A survey experiment on citizens’ preferences for ‘vote-centric’ vs. ‘talk-centric’ democratic innovations with advisory vs. binding outcomes

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Abstract

Previous research on public support for participatory decision-making fails to distinguish between vote-centric (referendums and initiatives) and talk-centric (deliberative-style meetings) instruments, despite a deliberative turn in democratic theory suggesting that political discussion among ordinary citizens improves decision-making. In an online factorial survey experiment conducted among a sample of 960 Americans recruited on Amazon’s Mechanical Turk, we compared support for the use of referendums and public meetings, arguing that attitudes towards these instruments depend on whether they are used to inform legislators or take binding decisions. Public meetings were rated considerably lower than referendums and initiatives, especially when the outcomes were binding. Contrary to expectations, we did not find a preference for binding (over advisory) referendums and individuals from referendum and initiative states, where these instruments are legally binding, expressed less support for binding participatory reforms than individuals from non-direct democratic states. Despite the many critiques of direct democracy, public debate in the US has not considered whether advisory outcomes might appease some of these concerns. The results also demonstrated that individuals expressing concerns about the inability of ordinary citizens to understand politics and about the welfare of minority groups were not as negative about participatory decision-making when legislators had the final say.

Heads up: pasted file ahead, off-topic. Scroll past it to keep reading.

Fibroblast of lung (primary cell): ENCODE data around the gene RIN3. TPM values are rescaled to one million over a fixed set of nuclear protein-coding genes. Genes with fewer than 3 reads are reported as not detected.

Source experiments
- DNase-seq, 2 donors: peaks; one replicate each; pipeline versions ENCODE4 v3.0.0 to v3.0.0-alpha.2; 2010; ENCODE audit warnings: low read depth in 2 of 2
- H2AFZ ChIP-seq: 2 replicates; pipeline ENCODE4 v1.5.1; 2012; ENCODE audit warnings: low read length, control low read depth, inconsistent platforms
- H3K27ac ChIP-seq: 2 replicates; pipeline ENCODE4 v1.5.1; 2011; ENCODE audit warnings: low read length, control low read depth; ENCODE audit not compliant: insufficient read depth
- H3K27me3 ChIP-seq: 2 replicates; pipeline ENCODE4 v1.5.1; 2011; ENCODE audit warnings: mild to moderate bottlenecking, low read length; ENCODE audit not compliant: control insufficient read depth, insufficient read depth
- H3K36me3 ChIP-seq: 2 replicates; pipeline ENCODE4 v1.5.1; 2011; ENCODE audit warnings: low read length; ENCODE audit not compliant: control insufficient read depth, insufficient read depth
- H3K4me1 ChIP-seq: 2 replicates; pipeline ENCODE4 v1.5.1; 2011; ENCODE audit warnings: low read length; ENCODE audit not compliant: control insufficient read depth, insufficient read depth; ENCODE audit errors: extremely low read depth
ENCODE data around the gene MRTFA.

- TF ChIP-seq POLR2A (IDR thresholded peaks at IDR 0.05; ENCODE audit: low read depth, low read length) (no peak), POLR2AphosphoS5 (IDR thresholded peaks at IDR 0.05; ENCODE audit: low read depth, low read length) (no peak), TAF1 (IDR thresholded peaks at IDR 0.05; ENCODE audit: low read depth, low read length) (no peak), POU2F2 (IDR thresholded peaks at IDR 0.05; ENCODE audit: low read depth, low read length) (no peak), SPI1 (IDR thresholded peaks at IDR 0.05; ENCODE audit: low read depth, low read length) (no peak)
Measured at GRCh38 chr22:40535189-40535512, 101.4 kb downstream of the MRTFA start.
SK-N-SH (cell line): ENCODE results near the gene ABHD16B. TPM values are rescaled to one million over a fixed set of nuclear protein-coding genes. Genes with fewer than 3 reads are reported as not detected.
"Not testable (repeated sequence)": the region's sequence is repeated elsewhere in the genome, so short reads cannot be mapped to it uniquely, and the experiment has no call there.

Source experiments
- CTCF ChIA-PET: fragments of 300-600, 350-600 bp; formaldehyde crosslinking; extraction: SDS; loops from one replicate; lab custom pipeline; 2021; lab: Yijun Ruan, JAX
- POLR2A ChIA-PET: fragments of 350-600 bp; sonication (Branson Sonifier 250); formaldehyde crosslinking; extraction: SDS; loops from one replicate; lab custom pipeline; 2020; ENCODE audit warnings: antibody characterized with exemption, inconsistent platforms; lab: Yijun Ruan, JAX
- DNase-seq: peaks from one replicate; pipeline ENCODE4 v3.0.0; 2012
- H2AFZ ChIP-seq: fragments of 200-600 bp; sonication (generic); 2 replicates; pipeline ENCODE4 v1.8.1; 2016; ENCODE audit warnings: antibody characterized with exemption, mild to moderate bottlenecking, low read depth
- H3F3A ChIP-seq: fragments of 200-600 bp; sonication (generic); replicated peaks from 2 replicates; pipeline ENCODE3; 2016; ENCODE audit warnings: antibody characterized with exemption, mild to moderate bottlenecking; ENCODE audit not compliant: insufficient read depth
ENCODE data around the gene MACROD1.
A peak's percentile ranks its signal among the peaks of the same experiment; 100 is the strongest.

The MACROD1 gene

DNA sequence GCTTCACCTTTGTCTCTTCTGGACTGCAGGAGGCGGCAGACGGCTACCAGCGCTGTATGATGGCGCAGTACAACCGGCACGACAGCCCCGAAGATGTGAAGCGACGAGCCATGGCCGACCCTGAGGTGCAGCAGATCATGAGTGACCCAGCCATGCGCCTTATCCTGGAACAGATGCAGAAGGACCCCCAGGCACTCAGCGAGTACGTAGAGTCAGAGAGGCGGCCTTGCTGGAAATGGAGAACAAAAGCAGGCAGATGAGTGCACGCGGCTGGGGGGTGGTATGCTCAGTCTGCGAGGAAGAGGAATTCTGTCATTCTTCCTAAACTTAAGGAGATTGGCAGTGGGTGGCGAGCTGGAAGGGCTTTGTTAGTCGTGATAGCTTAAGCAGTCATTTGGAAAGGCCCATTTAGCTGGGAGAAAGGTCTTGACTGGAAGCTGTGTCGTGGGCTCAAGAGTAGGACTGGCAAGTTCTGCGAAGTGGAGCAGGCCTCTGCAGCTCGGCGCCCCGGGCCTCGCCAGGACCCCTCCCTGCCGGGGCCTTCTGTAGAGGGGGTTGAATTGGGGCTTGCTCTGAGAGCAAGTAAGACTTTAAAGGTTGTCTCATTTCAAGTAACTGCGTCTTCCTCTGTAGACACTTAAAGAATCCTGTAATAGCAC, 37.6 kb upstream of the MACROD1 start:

Original languageEnglish
Pages (from-to)213-226
Number of pages14
JournalPolitics and Governance
Volume7
Issue number2
DOIs
Publication statusPublished - 27 Jun 2019

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Bibliographical note

Issue title: The Politics, Promise and Peril of Direct Democracy

Keywords

  • Deliberative democracy
  • Democratic innovations
  • Direct democracy
  • Factorial survey experiments
  • Participatory decisionmaking
  • Public opinion
  • Referendums
  • Vignette experiment

Cite this

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